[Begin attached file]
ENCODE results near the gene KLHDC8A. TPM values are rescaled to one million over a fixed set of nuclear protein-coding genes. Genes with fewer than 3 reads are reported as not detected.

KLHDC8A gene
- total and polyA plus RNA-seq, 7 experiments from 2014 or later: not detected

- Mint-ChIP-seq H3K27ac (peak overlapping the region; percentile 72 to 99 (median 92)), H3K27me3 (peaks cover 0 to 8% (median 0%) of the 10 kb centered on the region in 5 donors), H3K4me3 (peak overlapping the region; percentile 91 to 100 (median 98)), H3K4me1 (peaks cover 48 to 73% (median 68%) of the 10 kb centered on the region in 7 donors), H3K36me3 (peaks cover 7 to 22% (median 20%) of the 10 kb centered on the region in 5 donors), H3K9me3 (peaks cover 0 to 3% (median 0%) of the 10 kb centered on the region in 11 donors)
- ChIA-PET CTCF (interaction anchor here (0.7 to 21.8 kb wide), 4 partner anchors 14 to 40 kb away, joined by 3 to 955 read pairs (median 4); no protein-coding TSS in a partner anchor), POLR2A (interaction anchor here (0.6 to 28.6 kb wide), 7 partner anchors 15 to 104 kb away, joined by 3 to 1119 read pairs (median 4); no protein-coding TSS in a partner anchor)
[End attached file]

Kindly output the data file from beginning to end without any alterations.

ENCODE results near the gene KLHDC8A. TPM values are rescaled to one million over a fixed set of nuclear protein-coding genes. Genes with fewer than 3 reads are reported as not detected.

KLHDC8A gene
- total and polyA plus RNA-seq, 7 experiments from 2014 or later: not detected

- Mint-ChIP-seq H3K27ac (peak overlapping the region; percentile 72 to 99 (median 92)), H3K27me3 (peaks cover 0 to 8% (median 0%) of the 10 kb centered on the region in 5 donors), H3K4me3 (peak overlapping the region; percentile 91 to 100 (median 98)), H3K4me1 (peaks cover 48 to 73% (median 68%) of the 10 kb centered on the region in 7 donors), H3K36me3 (peaks cover 7 to 22% (median 20%) of the 10 kb centered on the region in 5 donors), H3K9me3 (peaks cover 0 to 3% (median 0%) of the 10 kb centered on the region in 11 donors)
- ChIA-PET CTCF (interaction anchor here (0.7 to 21.8 kb wide), 4 partner anchors 14 to 40 kb away, joined by 3 to 955 read pairs (median 4); no protein-coding TSS in a partner anchor), POLR2A (interaction anchor here (0.6 to 28.6 kb wide), 7 partner anchors 15 to 104 kb away, joined by 3 to 1119 read pairs (median 4); no protein-coding TSS in a partner anchor)